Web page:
24 September 2007

Obama's Strategy

In today's Times (UK), Andrew Sullivan has a perceptive, big-picture take on Barack Obama's strategy and standing in the Democratic primary now underway. Here's the money quote:

In a polarized climate, where Rudy Giuliani is already lambasting Hillary and itching for a fight, Obama is sticking to a disciplined message of reconciliation, unity, responsibility.

Is this a mistake? Whoever won a Democratic primary by insisting on being open to Republicans? That is the risk Obama is taking. But when you observe and listen closely, you see this is what he actually means.

He detects an enormous weariness among Americans about their internal divisions in a time of war, overlaid by the anger and divisions that have deepened and widened under the Bush presidency. He suspects that if he can get past Clinton’s aura of inevitability, Democrats will realise he has a much better chance of winning a real national majority in the general election than Clinton does. Clinton polarises the way Bush polarises. She can hope for a Karl Rove-style 51% majority in a deeply divided country. He’s aiming for 55%.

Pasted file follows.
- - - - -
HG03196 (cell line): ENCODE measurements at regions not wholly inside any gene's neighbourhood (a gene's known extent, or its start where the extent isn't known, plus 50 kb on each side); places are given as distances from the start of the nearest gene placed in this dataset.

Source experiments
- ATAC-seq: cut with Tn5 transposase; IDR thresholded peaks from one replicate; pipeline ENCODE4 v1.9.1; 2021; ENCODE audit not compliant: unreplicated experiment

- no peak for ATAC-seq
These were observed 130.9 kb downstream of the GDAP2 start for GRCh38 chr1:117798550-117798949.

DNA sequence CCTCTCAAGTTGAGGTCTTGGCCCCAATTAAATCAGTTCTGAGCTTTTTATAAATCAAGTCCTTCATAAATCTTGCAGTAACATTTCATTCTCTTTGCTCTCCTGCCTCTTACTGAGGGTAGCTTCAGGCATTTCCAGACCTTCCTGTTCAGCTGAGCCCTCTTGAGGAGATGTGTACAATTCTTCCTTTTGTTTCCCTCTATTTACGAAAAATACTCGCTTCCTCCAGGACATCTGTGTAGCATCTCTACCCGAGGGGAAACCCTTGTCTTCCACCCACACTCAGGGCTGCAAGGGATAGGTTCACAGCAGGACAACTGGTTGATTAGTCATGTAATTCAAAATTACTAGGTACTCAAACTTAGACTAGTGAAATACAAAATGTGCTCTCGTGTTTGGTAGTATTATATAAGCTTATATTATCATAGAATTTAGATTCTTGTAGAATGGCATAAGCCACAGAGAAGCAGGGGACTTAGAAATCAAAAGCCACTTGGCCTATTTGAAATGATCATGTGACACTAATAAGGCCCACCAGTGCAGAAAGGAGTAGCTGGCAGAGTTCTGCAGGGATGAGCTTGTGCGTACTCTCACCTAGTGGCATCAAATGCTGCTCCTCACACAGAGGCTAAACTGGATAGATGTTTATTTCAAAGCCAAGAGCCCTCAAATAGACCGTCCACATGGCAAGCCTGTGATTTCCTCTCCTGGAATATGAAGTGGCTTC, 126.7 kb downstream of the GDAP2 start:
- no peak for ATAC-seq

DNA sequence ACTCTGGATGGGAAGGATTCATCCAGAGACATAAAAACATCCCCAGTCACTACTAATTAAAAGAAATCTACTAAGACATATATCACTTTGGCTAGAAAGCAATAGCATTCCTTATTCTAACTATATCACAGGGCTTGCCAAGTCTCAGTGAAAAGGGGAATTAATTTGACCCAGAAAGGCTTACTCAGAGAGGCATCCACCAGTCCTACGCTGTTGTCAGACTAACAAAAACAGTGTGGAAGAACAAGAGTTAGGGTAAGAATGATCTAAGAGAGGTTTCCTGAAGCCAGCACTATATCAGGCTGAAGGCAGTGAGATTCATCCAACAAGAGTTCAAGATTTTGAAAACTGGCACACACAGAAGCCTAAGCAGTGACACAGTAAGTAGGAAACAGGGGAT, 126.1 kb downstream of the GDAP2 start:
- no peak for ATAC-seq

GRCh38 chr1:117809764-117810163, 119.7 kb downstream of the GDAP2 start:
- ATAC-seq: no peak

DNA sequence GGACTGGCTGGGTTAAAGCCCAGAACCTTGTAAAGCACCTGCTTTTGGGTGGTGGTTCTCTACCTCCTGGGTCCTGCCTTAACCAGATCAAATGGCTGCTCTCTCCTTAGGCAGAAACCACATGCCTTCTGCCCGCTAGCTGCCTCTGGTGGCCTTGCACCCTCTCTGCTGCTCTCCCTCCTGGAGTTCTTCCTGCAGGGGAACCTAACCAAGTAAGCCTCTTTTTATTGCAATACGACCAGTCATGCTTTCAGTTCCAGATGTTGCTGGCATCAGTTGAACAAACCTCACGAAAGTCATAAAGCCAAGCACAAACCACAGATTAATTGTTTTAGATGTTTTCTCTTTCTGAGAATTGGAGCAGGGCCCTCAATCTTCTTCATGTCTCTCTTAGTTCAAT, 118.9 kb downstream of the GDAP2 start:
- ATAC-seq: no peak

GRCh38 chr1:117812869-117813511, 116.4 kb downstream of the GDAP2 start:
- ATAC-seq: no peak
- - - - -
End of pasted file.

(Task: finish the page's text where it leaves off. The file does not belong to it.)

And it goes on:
Clinton, in other words, represents payback for the Democrats and liberals after the Bush era, just as Giuliani is emerging as the inheritor of the Bush legacy of divide and rule. Right now, Obama remains to the side, offering Americans something else: not payback, but a new page.

The rest of the article is available here.

I think Sullivan is absolutely correct about the kind of strategy Obama is relying upon, and he's right that it could well fail. The hard question is whether we should prefer to fail with his strategy or to win with hers. My fear is that we are bound to do both.

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